What Are Your Career Goals?

Finally, ask yourself the honest question: what are your career goals? Perhaps you would like to earn a high salary to live a more comfortable life, or maybe you’re passionate about providing much-needed care to the elderly population. Knowing what you stand for and what your aims are can help you make the right decision when it comes to choosing between acute, general, elderly, or acute medicine. 

In Summary 

Hopefully, this article has cleared up any confusion you had about different medicine fields within the NHS. Before choosing a role within the NHS, it’s important to understand the key differences between each position, as well as what each position entails. To briefly summarise, here are the key details of each of the four fields: 

General Medicine: A general medical field that involves working with a wide range of outpatients who come into the hospital. 

Acute Medicine: As a form of urgent care, acute medicine focuses on providing life-saving and urgent treatment to patients experiencing rapid on-set or life-threatening conditions. 

Elderly Medicine: Elderly medicine doctors work with inpatients and outpatients who are suffering from a wide range of conditions. It’s distinguished by the age of the patient and the particular conditions; elderly medicine often focuses on age-related conditions such as stroke care and arthritis.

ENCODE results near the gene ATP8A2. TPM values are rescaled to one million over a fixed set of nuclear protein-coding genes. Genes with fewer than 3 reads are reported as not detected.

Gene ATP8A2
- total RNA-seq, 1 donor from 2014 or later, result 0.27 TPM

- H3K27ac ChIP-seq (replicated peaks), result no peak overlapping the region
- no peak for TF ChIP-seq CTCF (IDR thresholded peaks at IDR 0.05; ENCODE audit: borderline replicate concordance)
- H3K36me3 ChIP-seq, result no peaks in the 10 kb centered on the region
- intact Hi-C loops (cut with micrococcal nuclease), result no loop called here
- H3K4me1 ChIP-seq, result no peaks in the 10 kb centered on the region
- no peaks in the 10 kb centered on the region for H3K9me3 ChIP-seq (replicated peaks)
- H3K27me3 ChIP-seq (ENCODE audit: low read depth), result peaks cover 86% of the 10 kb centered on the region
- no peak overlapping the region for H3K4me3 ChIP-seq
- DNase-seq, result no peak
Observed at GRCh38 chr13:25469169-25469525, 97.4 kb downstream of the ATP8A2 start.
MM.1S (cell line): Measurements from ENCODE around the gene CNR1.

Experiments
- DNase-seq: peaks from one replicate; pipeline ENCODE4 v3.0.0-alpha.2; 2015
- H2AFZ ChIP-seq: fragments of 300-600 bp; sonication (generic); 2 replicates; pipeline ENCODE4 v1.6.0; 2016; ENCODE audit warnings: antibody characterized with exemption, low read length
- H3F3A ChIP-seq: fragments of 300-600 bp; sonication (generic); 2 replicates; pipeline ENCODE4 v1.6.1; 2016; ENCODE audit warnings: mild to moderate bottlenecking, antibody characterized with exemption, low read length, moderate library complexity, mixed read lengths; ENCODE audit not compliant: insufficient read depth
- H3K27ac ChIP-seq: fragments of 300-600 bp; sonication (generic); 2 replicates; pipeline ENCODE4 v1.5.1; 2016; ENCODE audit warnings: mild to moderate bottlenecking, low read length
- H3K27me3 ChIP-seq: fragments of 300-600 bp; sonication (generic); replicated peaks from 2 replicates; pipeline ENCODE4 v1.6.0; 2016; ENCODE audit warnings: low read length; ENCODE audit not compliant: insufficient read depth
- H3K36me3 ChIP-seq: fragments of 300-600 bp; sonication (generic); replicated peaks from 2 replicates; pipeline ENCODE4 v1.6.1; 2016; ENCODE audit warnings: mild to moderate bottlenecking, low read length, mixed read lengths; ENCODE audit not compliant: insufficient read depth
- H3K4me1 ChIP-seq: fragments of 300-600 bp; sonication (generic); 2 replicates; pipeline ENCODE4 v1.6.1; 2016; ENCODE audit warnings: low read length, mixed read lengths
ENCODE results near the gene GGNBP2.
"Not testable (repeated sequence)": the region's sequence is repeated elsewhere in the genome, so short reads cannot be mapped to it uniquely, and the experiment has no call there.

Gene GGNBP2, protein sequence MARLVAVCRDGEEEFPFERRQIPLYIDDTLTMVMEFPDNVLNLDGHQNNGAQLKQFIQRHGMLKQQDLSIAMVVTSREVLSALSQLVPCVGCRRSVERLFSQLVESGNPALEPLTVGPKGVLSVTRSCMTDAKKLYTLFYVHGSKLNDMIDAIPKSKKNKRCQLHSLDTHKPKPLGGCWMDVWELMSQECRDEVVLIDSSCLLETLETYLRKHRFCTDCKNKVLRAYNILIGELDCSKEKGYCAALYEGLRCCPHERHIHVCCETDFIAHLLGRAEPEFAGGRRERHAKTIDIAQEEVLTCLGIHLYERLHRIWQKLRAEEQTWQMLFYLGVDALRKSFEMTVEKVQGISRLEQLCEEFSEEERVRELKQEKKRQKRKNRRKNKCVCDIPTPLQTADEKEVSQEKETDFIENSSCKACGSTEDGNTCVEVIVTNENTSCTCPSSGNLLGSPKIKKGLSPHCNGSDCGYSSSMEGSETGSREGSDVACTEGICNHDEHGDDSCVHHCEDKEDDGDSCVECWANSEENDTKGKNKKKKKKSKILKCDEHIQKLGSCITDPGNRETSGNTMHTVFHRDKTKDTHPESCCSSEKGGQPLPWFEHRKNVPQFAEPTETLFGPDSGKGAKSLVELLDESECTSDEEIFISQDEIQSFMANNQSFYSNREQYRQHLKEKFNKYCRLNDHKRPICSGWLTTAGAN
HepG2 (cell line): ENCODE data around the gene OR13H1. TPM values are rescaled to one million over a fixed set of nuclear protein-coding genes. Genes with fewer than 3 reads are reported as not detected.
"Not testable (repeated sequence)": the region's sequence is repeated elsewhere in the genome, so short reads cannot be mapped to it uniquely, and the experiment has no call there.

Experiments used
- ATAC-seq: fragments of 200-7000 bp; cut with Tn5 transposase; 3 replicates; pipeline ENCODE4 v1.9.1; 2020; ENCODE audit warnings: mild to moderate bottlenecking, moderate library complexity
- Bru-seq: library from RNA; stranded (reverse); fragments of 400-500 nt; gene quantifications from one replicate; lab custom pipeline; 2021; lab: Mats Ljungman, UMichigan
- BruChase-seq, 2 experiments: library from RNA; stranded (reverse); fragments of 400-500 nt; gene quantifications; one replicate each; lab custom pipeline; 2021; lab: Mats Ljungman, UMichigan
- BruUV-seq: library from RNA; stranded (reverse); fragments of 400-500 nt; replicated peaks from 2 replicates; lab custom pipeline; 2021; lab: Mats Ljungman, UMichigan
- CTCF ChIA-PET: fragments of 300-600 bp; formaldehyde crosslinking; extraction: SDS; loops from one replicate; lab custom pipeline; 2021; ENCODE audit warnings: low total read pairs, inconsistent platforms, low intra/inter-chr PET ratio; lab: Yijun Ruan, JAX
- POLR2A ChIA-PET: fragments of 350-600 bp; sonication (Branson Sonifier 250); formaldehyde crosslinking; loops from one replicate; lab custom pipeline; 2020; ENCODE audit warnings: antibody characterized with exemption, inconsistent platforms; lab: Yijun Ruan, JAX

Keep in mind that starting in general, elderly or acute medicine can be a good path towards a more specialist field. Many UK doctors spend years working as general medicine doctors before embarking on specialty training, which allows them to work at a consultant level in their chosen field. Even if you have already worked in a specialist role in your home country, working in acute or general medicine while pursuing specialty training in the UK may be the necessary route.

About the Authors

BDI Resourcing provide expert guidance to international and UK based IMG doctors. Our unique offering has helped over 1,500 doctors join more than 100 NHS Trusts. Our Medicine team created this guide to help aspiring IMG doctor decipher between the medical specialisms available to them. If you would like to learn more about opportunities in Elderly, General or Acute Medicine from around the NHS then please get in touch and our team will be happy to help.